At the time, the Obama administration’s policy towards North Korea was referred to as “strategic patience” and faced significant criticism, particularly in South Korea, due to perceptions that the North Korean issue was not a priority in U.S. foreign policy. During Park Geun-hye’s presidency, relations between Korea and Japan deteriorated due to historical issues. Despite President Park’s lack of interest in Japanese Prime Minister Abe, the Obama administration urged her to act. Consequently, the South Korea-Japan comfort women agreement was reached in 2015, providing a momentum for restoring relations between Korea and Japan. Although the agreement on comfort women was reached after the summit, the Park administration’s efforts to improve relations with Japan served as leverage for the adoption of a separate “2015 United States-Republic of Korea Joint Statement on North Korea” at the Park-Obama summit.


Despite the growing threat of North Korea’s nuclear and missile capabilities, the Biden administration prioritizes U.S.-China competition, Taiwan, and the Ukraine war over the North Korean threat. Yet President Yoon, who has initiated meaningful improvement in ROK-Japan relations despite significant political costs, announced the Washington Declaration reinforcing U.S. nuclear extended deterrence to ROK against North Korea and reached an agreement to establish a Nuclear Consultative Group (NCG) to bring this commitment to fruition. In the following ROK-U.S. summit, the two presidents must adopt a separate, comprehensive joint statement on the DPRK. The statement could echo much of what was included in the 2015 joint statement, stressing the “urgent” need to address North Korea’s nuclear program and the “resolve” of the two nations to find a solution. The statement should also call for international cooperation, which will likely require the involvement of China and Russia. Recently, some in the U.S. government and the public have expressed skepticism about the feasibility of denuclearizing North Korea. While the next statement should not justify hostile policies toward North Korea, it should emphasize that ROK and U.S. will not recognize North Korea as a nuclear state and that their final goal is to achieve a complete, verifiable, and irreversible denuclearization (CVID).


Unlike the 2015 statement, which called for preemptive measures from North Korea to enable dialogue with South Korea, the next joint statement should indicate that talks can be held without preconditions. The statement should also express support for President Yoon’s “audacious initiative” towards North Korea, which does not require North Korea to take any preemptive measures and invites it to engage in denuclearization talks. The Yoon administration should further develop this initiative into a mid- to long-term strategy for building peace on the Korean Peninsula by expanding political and military compensation plans and emphasizing South Korea’s role as a bridge between the U.S. and North Korea.


In addition to the North Korean nuclear issue, the 2015 Joint Statement on North Korea declared “strong U.S. support for the peaceful reunification of the Korean Peninsula.” The two countries agreed to “strengthen high-level consultations to create a favorable environment for the peaceful reunification of the Korean Peninsula.” The discourse on the reunification of the Korean Peninsula has lost domestic and international momentum, and the ROK-U.S. summit should be actively utilized to restore it. As in the 2015 statement, the subsequent joint statement should reaffirm the “strong” support of the U.S. for the reunification of Korea.


At the 2013 ROK-U.S. summit, President Park Geun-hye and President Obama agreed to work together for the peaceful reunification of the Korean Peninsula based on the principles of denuclearization, democracy, and a free market economy. Building on these accomplishments, it would be beneficial to include in subsequent joint statement that the reunification of the Korean Peninsula will serve as an global public good, contributing to humanity by addressing issues such as nuclear proliferation, nuclear safety, human rights abuses, environmental destruction, and cybercrimes, etc. President Yoon’s visit to the United States was successful, with the “Washington Declaration” being the most remarkable achievement. As President Yoon noted, the Mutual Defense Treaty between the United States and ROK in 1953 is based on conventional weapons. However, given the growing nuclear missile threat from North Korea, it had become imperative to update the treaty to include not only conventional but also nuclear weapons. The upcoming ROK-U.S. summit declaration must contain a stronger commitment to comprehensively address the urgency and resolution of the North Korean nuclear issue. Furthermore, President Biden’s support for ROK’s “audacious initiative” as well as for the Korean reunification must be openly stated.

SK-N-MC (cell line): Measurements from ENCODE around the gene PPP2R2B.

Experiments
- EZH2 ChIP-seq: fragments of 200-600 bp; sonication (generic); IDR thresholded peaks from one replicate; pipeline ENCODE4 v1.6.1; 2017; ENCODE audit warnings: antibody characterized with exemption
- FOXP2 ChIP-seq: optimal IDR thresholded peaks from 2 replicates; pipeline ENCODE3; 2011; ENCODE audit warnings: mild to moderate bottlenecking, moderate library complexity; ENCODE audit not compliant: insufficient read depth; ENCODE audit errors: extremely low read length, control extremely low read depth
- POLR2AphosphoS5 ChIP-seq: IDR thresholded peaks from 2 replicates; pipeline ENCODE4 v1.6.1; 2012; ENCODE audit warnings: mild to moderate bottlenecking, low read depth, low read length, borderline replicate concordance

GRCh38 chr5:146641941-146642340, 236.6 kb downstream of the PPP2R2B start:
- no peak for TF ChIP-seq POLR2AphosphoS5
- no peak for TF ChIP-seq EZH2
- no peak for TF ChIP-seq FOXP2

Jechun Kim is a professor of International Relations at the Graduate School of International Studies (GSIS) at Sogang University and currently Dean for Sogang GSIS. He is political scientist trained at Yale University (MA in International Relations; Ph.D. in Political Science). Before joining Sogang, he worked at Yale University as lecturer for the Department of Political Science and Yale Center for the International and Area Studies (YCIAS). He is currently a member of the advisory board for the National Security Council and the Ministry of Unification in South Korea. He was on the advisory board for South Korea’s Ministry of Foreign Affairs for about 10 years. He also was a member of the Government Performance Evaluation Committee and a member of Presidential Committee for Unification Preparation in ROK. He was a Fulbright visiting fellow to the Sigur Center for Asian Studies at George Washington University and a visiting scholar to Denver University. Earlier in his career, he worked for the National Assembly of ROK as a legislative assistant. His research interests include International Security, US Foreign Policy, Northeast Asia Regional Affairs, and Inter-Korean Relations. His recent work includes a chapter for Contested Multilateralism 2.0 and Asian Security Dynamics, (Routlege, 2020) and many other journals. He can be reached at jaechun@sogang.ac.kr



Typeset by Junghoo Park, Research Associate; Che Yeon Kim, Intern
    For inquiries: 02 2277 1683 (ext. 205) | jhpark@eai.or.kr